We feature some of the brightest Instagram storytellers in the Passion Passport community through our Instagram Spotlight series. This week, Dennis Phillips (@wrtbrother) shares a few of his favorite things to photograph in his home city of Montreal.


One of my favorite pastimes is walking or biking the streets of Montreal, looking for unique and distinctive houses. I enjoy houses with sharply contrasting colors and repeating patterns, but what I love most is finding a house that looks like it could have leapt straight from the pages of a fairytale.

Leading lines

I’ve always been drawn to images with strong leading lines which drive the viewer’s focus into the middle of a photo. In urban settings, long avenues with tall buildings or row houses are a perfect way to create this effect. I often like to include a figure where the lines converge to add scale and perspective.


If I had to pick a favorite Instagram hashtag, it would have to be #strideby. I love hunting for a great background, taking the time to frame the shot the way I want, and then waiting … and waiting … and waiting. Patience is key. On a more technical note, it’s important that your shutter speed is 1/125 or faster when taking these types of shots, if you want to completely stop the motion of a passerby.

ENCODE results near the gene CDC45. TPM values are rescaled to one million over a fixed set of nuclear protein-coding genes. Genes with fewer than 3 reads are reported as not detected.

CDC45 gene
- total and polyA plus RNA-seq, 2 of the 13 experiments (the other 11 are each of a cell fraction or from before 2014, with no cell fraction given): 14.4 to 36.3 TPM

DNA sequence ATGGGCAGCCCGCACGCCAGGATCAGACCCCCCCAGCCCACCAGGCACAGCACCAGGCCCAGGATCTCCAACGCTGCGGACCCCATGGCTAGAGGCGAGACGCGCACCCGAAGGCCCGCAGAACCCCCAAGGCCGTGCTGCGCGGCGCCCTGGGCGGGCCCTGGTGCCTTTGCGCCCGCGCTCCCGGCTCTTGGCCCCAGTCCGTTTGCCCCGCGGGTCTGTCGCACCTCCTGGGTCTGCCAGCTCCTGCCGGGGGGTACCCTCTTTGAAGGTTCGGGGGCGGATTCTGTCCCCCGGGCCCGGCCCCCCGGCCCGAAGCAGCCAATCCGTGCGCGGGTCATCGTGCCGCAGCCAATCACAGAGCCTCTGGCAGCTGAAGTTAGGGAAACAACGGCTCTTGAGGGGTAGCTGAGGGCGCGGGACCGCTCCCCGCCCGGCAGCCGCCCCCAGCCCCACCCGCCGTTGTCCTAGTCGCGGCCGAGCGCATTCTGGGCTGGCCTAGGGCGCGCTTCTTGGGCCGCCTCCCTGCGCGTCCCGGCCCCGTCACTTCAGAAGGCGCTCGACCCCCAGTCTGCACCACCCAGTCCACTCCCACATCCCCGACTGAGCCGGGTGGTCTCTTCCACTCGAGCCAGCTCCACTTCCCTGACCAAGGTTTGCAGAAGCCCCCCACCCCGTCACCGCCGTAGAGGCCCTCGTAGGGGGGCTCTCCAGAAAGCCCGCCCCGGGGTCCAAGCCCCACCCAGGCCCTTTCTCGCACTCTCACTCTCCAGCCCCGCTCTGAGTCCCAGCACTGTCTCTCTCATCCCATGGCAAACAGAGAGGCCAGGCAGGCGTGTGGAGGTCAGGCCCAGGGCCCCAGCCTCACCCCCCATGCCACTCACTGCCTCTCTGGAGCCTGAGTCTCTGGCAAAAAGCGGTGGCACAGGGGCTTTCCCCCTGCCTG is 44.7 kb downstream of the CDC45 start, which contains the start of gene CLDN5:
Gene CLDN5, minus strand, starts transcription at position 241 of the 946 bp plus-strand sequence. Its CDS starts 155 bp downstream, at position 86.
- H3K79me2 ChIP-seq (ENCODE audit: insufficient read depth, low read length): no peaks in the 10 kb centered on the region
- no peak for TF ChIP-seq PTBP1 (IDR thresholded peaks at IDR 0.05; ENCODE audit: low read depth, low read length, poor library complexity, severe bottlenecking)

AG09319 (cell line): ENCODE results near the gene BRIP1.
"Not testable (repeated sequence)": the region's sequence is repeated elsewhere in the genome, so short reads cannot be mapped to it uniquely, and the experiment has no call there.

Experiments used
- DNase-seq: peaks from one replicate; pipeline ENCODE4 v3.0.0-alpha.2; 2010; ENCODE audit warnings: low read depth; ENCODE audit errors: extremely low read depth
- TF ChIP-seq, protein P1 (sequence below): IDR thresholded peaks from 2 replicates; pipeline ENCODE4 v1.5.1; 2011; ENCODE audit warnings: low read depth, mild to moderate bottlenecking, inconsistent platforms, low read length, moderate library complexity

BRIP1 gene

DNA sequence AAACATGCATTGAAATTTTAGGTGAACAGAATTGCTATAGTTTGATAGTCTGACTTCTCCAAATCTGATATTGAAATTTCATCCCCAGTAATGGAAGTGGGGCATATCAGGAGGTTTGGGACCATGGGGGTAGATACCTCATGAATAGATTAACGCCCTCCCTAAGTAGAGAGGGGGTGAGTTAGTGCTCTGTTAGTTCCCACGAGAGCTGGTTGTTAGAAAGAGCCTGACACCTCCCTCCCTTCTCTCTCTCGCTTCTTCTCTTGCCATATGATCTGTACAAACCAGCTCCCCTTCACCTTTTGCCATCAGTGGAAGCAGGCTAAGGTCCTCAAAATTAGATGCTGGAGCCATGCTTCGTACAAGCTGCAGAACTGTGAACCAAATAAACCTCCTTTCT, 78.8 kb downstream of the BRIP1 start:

When it comes to architecture, for me, it’s all about symmetry. I look for repetitive windows and arches or columns, and try to get as close to perfectly symmetrical lines as I can with my camera. When all else fails (or when I only have time for a quick photo on my phone), I spend a lot of time rotating and shifting the perspective of the image with the help of tightly packed grid lines, which ensure that the image is exactly the way I want it to look.


Drone photography introduced me to a whole new way to see the wilderness that surrounds me here in Montreal. Although autumnal colors are breathtaking on their own, sometimes, aerial images cause the foliage to appear too abstract. For this reason, I usually include something like a road or house to give the image some context.